Information on Aedes japonicus
Aedes japonicus is an Asian species of mosquito generally found in Japan, Korea, the Ryukyu Archipelago (Okinawa and associated islands), Taiwan, South China, and Hong Kong. In 1998, the subspecies Aedes japonicus japonicus was first detected in the United States in New York and New Jersey. Since that time, Aedes japonicus has been found in six other states: Ohio, Maryland, Connecticut, Massachusetts, Pennsylvania, and Virginia.
The adult female of Aedes japonicus is a medium-sized mosquito of dark- to blackish-brown appearance, with white scales on the body and legs.
Larvae are found in a wide variety of natural and artificial containers, including rock holes and used tires. Preferred sites usually are shaded and contain water rich in organic matter. The similarity of breeding habitats used by Aedes japonicus to those of other Aedes species suggests that the transport of eggs, larvae, and pupae in used tires may be an important mechanism for introducing the species into previously uninfested areas. Eggs are resistant to desiccation and can survive several weeks or months under dry conditions. Aedes japonicus overwinters as eggs in the more northern parts of its range. However, it is found throughout the winter as larvae as far north as Tokyo (37° N), which is equal in latitude to Norfolk, Virginia.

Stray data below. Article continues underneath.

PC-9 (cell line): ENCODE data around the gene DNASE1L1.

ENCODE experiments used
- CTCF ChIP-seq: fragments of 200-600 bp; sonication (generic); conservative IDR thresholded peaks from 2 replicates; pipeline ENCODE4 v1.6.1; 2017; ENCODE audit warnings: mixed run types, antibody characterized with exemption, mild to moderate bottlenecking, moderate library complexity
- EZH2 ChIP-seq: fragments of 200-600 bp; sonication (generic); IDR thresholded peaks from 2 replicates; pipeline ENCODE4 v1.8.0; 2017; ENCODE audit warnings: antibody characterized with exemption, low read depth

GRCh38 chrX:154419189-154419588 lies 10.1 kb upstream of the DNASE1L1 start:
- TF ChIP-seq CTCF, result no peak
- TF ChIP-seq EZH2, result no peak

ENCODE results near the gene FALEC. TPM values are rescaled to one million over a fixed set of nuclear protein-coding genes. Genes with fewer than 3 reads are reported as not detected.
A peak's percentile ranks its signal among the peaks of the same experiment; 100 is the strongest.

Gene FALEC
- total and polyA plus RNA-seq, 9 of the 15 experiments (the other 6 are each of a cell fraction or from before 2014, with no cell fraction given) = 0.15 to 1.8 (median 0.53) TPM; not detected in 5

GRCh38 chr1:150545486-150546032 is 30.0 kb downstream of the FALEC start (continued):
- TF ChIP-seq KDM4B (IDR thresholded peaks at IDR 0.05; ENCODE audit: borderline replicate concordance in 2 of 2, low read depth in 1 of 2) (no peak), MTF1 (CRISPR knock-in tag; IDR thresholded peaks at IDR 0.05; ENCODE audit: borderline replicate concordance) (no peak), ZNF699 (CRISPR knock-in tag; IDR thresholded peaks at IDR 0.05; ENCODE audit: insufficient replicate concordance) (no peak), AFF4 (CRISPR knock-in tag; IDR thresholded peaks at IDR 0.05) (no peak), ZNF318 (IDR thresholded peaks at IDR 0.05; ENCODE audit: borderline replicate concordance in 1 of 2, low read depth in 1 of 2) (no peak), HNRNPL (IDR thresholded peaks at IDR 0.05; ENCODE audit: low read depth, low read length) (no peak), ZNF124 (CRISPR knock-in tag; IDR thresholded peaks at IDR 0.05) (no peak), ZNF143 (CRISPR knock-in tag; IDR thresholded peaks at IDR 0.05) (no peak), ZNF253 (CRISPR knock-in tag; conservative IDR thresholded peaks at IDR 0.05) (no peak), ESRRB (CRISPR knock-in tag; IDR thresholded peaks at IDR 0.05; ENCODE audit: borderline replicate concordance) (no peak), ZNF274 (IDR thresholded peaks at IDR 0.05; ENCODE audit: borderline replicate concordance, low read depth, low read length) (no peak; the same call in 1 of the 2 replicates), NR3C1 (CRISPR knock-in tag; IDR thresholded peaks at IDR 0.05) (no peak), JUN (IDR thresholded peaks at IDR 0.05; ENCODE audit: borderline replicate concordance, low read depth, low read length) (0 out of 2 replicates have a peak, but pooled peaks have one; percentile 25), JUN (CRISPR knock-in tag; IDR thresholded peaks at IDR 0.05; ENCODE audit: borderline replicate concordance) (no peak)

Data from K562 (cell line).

Although few studies have been done to assess the public and veterinary health importance of Aedes japonicus, this species is suspected of being a vector of Japanese encephalitis (JE) virus to swine in northern Japan. Under experimental conditions it has been shown to transmit JE virus to mice and also to transmit the virus to its progeny through the eggs. Unpublished studies conducted at the United States Army Medical Research Institute of Infectious Diseases in Fort Detrick, MD, indicate that Aedes japonicus is also a competent experimental vector of West Nile virus, a flavivirus closely related to JE and St. Louis encephalitis viruses.
Adult species of Aedes japonicus rest in wooded areas and prefer to bite during the daytime. In the laboratory, they feed readily on chicks and mice, but not on reptiles or amphibians. Further studies on Aedes japonicus are needed to more clearly define their feeding preferences in a variety of situations.
As with other biting insects, the use of protective clothing (i.e., long-sleeved shirts and long pants) and insect repellent is recommended to prevent bites.
This page last reviewed November 7, 2005
Content source: Centers for Disease Control and Prevention